Ridiculous and unrealistic to call for tobacco tax increase | Koo Shu-wai

Published (HKT): 2021.02.24 09:25

As the 2021-22 Budget is soon to be delivered, as usual, different political parties, think tanks and policy advocacy groups are making all sorts of attempts to offer advice to society. There may be no shortage of creative ideas, but more often than not, it is the same old story, year after year. The Hong Kong Council On Smoking and Health (COSH) is one such example. This year, they continue to call for “a 100% increase in tobacco tax plus a year-on-year increase,” hoping to generate additional revenue for the government while reducing the smoking population. Nevertheless, this type of thoughtless and subjective desire is quite far from the actual circumstances of the world, which is ridiculous to the extreme.

Rationalization has always been the key to policymaking. In his analysis of the characteristics of rationalization, Max Weber, recognized as one of the fathers of sociology, coined the categories of “instrumental rationality” and “value rationality.” “Instrumental rationality” pursues the greatest effectiveness in achieving goals, and the preferred means to realize such results are always based on maximizing benefits. On the contrary, “value rationality” involves the pursuit of morality, ethics, and values. The means used may not be able to maximize the benefits, but they will still be used because of the conscious belief in the “values” behind them.

Considering the COSH’s proposal from the “instrumental rationality” level, based on smokers’ inherent reliance on tobacco, an increase in tobacco tax could theoretically increase the coffers’ revenue. However, according to the data published by the Customs and Excise Department, they have seized nearly 200 million sticks of illicit cigarettes last year, the highest number in 20 years, surpassing the total number of illicit cigarettes seized in the past three years, involving duties of up to HK$364 million (US$47 million). The number is so high that people are shocked to hear it, but the reason behind it is quite simple: people who cannot afford expensive cigarettes will simply be forced to switch to the illicit cigarette trade. In other words, the increase in tobacco tax will not help smokers quit smoking, but will only exacerbate the problem of illicit cigarette activities. It will not only bring further pressure to the law enforcement department, forcing Customs to deal with the policy mistakes of the policy bureau, but will also fail to increase the government coffers through the raise of tobacco tax.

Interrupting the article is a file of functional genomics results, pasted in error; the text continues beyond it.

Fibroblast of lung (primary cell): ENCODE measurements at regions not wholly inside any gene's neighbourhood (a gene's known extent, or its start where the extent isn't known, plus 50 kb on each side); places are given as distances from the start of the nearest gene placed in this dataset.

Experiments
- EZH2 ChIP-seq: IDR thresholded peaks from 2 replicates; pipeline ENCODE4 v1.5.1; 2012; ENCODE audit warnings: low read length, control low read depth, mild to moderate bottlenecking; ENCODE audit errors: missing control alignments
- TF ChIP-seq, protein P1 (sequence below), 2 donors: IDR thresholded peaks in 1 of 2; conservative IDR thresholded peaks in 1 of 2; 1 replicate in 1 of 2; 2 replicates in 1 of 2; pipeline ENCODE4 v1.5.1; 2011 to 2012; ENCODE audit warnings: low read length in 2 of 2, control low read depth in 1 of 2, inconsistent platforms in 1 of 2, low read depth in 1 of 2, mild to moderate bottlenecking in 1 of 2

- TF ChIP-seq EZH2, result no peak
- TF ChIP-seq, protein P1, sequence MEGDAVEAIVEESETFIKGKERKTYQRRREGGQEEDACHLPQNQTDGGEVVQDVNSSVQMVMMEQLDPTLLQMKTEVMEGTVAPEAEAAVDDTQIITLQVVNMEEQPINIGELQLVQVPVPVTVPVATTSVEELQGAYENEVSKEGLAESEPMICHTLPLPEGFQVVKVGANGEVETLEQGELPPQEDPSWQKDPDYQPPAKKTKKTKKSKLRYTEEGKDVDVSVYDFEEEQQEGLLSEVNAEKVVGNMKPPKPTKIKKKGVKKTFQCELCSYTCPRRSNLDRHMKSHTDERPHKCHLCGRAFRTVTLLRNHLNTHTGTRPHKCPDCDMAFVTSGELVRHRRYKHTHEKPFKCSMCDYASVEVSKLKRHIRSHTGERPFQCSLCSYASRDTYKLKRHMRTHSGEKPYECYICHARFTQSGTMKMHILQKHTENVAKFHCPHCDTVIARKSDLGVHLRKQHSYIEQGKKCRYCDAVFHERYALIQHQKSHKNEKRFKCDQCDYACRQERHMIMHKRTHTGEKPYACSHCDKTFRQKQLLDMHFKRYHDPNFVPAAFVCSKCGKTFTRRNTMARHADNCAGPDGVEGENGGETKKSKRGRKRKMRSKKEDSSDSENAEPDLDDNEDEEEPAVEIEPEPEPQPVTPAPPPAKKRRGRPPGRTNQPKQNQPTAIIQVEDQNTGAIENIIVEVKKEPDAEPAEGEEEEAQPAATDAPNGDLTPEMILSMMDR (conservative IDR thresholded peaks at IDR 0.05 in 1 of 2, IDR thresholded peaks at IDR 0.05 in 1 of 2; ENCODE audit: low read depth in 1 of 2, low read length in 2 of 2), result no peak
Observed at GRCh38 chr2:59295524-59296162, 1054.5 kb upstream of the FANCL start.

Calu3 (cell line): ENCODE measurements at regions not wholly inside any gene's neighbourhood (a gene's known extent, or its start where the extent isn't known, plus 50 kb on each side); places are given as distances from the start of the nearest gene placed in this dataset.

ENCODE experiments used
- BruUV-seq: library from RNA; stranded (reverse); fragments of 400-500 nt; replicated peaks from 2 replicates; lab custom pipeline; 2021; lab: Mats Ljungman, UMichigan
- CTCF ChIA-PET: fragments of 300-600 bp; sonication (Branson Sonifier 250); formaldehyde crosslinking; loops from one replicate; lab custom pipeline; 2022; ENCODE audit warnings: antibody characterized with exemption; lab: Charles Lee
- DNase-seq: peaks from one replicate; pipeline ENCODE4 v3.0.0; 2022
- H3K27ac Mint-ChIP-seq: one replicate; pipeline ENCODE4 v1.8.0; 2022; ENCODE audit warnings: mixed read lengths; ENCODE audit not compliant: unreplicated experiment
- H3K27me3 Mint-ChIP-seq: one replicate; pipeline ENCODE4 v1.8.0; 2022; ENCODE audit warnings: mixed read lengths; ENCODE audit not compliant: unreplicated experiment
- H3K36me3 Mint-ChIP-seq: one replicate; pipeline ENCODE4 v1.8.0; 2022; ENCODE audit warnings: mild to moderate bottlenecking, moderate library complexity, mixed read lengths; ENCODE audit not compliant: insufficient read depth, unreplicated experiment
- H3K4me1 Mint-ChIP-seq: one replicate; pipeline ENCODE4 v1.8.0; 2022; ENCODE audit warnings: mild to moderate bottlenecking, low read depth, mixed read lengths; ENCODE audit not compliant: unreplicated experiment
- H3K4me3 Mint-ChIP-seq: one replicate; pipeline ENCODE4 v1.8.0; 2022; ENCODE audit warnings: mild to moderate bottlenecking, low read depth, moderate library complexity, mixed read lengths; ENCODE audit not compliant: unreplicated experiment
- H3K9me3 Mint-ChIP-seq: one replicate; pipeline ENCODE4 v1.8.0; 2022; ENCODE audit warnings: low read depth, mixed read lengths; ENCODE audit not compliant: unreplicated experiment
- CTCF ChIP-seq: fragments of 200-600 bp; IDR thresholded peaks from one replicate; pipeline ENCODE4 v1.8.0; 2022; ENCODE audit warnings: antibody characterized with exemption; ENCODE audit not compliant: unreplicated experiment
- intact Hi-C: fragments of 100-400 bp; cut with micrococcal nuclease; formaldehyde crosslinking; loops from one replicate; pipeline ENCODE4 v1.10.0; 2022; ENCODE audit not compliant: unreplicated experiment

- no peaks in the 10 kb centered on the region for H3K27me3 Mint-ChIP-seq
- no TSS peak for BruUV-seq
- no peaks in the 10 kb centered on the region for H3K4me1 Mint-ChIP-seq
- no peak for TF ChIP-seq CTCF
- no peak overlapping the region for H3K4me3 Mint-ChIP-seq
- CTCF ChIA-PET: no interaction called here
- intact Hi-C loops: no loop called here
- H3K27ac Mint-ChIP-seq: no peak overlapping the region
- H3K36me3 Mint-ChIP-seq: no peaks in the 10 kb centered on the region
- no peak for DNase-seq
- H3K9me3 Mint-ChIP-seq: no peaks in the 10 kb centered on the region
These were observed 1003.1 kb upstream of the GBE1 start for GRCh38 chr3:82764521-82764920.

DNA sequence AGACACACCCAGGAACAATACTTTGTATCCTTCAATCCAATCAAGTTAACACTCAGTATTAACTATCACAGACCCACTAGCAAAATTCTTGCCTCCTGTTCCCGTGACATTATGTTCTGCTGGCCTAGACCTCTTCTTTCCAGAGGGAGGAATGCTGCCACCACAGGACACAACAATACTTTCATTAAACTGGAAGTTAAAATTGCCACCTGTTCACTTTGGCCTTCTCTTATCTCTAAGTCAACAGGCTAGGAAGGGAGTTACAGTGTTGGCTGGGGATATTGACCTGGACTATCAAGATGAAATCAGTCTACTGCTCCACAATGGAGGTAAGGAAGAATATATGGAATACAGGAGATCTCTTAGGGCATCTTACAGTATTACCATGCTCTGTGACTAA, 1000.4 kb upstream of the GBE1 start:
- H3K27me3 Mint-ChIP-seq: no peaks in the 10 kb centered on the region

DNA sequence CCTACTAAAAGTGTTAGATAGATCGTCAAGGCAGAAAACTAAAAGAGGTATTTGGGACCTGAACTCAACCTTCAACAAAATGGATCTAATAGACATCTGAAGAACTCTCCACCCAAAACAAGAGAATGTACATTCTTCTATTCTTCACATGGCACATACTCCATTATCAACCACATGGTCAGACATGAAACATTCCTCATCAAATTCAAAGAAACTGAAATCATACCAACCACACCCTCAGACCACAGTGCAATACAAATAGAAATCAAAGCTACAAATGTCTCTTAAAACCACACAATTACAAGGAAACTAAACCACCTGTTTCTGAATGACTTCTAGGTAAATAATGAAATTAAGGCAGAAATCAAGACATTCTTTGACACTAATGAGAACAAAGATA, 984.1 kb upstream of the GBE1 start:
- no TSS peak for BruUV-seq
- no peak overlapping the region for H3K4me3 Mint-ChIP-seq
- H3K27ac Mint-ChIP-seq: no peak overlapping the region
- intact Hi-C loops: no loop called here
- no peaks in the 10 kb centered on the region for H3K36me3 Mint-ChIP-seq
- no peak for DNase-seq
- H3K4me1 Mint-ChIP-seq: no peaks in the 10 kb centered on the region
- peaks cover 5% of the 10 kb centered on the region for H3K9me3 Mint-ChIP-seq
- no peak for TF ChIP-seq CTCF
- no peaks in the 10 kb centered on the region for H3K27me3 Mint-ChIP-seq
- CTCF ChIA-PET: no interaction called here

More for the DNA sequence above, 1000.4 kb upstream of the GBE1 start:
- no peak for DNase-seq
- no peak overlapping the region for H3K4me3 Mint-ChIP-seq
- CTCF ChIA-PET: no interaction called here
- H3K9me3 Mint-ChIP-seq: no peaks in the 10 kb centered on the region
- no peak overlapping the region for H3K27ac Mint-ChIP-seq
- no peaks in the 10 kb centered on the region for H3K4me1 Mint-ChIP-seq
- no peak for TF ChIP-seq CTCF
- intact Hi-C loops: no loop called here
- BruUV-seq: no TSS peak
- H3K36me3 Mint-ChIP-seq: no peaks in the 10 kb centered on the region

From a “value rationality” point of view, the COSH may have mistakenly thought that the high price of cigarettes could help “scare” smokers into quitting the bad habit for financial reasons and move on to a healthy lifestyle, which may sound desirable. Only, numbers do not lie. The government hiked up tobacco tax on three occasions in 2009, 2011 and 2014. According to the government’s statistics in 2019, the number of smokers fell by less than 1% after the three tax spikes (11.2% in 2010 and 10.5% in 2019). The reality is that some of these smokers chose to take the risk of smoking illicit cigarettes from unknown sources and of varying quality, and their health was at stake. All of these things are unbeknownst to the COSH members who sit in the air-conditioned room and point their fingers, giving instructions.

The government always asks the public to view the administration “rationally” and to actively offer their opinions. However, the tobacco tax increase does not conform to the principle of rationality no matter in terms of “instrumental” or “value.” Is the COSH’s proposal to do the opposite for the benefit of self-complacency, or to tempt relevant departments to ignore the needs of the public and become enemies of the people?

In the face of a serious fiscal deficit, instead of listening to the council’s unrealistic recommendations, the Financial Secretary and Administrative Officers would be better off considering countermeasures to patch up the tax loopholes. As a matter of fact, many smokers in Hong Kong have switched to smoking heated tobacco products (HTPs). If the future Legislative Council can concentrate its efforts on regulating the taxation of HTPs, it can effectively combat the current smuggling of HTPs and legitimately return the revenue to the coffers, which is simple and direct, and is believed to be a hundred times more effective than “a 100% increase in tobacco tax.”

(Koo Shu-wai, independent writer)

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